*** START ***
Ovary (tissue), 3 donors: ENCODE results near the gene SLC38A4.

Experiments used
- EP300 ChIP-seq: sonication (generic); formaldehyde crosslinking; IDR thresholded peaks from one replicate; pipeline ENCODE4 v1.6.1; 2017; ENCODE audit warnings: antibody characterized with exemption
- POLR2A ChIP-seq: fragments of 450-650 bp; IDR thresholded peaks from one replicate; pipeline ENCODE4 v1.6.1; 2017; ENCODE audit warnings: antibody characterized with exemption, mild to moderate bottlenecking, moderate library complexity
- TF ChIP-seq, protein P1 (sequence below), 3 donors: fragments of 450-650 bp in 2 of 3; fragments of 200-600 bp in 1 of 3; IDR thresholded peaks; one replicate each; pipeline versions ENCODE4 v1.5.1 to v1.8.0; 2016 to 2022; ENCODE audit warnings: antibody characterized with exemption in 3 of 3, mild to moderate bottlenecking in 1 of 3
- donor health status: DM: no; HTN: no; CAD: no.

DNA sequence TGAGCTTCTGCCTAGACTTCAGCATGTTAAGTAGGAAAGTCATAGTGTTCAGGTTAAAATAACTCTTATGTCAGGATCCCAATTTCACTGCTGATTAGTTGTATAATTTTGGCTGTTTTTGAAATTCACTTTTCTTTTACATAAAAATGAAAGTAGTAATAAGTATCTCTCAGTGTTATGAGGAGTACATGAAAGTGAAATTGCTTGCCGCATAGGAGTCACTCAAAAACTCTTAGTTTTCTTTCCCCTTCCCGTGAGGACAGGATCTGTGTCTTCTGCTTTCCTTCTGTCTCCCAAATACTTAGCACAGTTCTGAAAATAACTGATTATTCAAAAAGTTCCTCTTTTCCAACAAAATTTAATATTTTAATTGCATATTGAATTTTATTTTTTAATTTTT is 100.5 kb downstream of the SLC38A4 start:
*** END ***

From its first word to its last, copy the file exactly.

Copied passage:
Ovary (tissue), 3 donors: ENCODE results near the gene SLC38A4.

Experiments used
- EP300 ChIP-seq: sonication (generic); formaldehyde crosslinking; IDR thresholded peaks from one replicate; pipeline ENCODE4 v1.6.1; 2017; ENCODE audit warnings: antibody characterized with exemption
- POLR2A ChIP-seq: fragments of 450-650 bp; IDR thresholded peaks from one replicate; pipeline ENCODE4 v1.6.1; 2017; ENCODE audit warnings: antibody characterized with exemption, mild to moderate bottlenecking, moderate library complexity
- TF ChIP-seq, protein P1 (sequence below), 3 donors: fragments of 450-650 bp in 2 of 3; fragments of 200-600 bp in 1 of 3; IDR thresholded peaks; one replicate each; pipeline versions ENCODE4 v1.5.1 to v1.8.0; 2016 to 2022; ENCODE audit warnings: antibody characterized with exemption in 3 of 3, mild to moderate bottlenecking in 1 of 3
- donor health status: DM: no; HTN: no; CAD: no.

DNA sequence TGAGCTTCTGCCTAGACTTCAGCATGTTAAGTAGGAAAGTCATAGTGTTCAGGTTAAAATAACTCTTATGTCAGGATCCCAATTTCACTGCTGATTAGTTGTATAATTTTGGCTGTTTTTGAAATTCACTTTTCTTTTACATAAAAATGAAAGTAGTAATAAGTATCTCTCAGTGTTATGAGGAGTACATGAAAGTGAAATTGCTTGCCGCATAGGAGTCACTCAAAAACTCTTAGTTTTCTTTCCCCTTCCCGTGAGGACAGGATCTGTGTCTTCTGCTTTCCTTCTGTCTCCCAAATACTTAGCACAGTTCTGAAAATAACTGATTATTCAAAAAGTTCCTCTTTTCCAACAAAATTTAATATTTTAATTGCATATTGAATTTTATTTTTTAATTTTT is 100.5 kb downstream of the SLC38A4 start: